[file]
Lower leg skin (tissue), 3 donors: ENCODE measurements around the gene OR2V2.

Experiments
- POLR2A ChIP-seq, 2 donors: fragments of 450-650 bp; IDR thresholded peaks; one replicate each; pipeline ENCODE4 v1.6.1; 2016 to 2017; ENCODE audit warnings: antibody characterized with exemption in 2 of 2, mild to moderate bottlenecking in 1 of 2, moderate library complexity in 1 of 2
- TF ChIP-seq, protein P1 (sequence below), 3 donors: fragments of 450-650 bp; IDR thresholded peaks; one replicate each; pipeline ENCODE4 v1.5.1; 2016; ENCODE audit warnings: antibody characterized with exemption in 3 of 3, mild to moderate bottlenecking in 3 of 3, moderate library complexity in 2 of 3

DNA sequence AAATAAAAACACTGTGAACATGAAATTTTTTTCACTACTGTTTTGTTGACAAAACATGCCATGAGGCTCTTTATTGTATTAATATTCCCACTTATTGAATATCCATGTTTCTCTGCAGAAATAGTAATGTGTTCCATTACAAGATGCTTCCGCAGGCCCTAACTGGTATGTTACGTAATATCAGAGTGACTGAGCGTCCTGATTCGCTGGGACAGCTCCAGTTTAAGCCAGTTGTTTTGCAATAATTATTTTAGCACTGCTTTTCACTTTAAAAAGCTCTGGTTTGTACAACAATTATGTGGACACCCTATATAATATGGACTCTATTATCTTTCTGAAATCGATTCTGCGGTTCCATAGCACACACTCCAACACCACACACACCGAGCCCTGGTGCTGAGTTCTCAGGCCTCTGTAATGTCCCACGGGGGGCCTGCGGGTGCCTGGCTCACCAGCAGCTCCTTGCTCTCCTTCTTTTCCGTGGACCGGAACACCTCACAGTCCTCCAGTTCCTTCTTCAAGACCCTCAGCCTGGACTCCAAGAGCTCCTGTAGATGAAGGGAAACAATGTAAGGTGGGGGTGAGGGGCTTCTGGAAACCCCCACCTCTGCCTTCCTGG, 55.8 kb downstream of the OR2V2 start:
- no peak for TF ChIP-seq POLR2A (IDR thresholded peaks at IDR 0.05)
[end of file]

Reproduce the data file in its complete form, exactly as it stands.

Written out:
Lower leg skin (tissue), 3 donors: ENCODE measurements around the gene OR2V2.

Experiments
- POLR2A ChIP-seq, 2 donors: fragments of 450-650 bp; IDR thresholded peaks; one replicate each; pipeline ENCODE4 v1.6.1; 2016 to 2017; ENCODE audit warnings: antibody characterized with exemption in 2 of 2, mild to moderate bottlenecking in 1 of 2, moderate library complexity in 1 of 2
- TF ChIP-seq, protein P1 (sequence below), 3 donors: fragments of 450-650 bp; IDR thresholded peaks; one replicate each; pipeline ENCODE4 v1.5.1; 2016; ENCODE audit warnings: antibody characterized with exemption in 3 of 3, mild to moderate bottlenecking in 3 of 3, moderate library complexity in 2 of 3

DNA sequence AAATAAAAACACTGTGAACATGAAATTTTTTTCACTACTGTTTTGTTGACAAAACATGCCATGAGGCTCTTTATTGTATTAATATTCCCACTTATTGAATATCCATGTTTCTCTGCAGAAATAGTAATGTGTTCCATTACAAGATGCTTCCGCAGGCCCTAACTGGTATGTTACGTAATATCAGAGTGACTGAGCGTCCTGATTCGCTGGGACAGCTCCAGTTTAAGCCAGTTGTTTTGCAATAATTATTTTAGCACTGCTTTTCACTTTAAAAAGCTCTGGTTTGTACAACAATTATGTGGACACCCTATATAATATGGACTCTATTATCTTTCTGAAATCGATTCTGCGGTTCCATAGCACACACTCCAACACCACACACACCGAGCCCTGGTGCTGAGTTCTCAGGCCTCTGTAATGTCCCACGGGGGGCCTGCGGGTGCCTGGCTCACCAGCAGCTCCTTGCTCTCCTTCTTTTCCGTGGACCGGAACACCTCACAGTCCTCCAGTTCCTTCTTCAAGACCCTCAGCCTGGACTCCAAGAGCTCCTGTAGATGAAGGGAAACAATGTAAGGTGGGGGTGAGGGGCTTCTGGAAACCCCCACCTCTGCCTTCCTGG, 55.8 kb downstream of the OR2V2 start:
- no peak for TF ChIP-seq POLR2A (IDR thresholded peaks at IDR 0.05)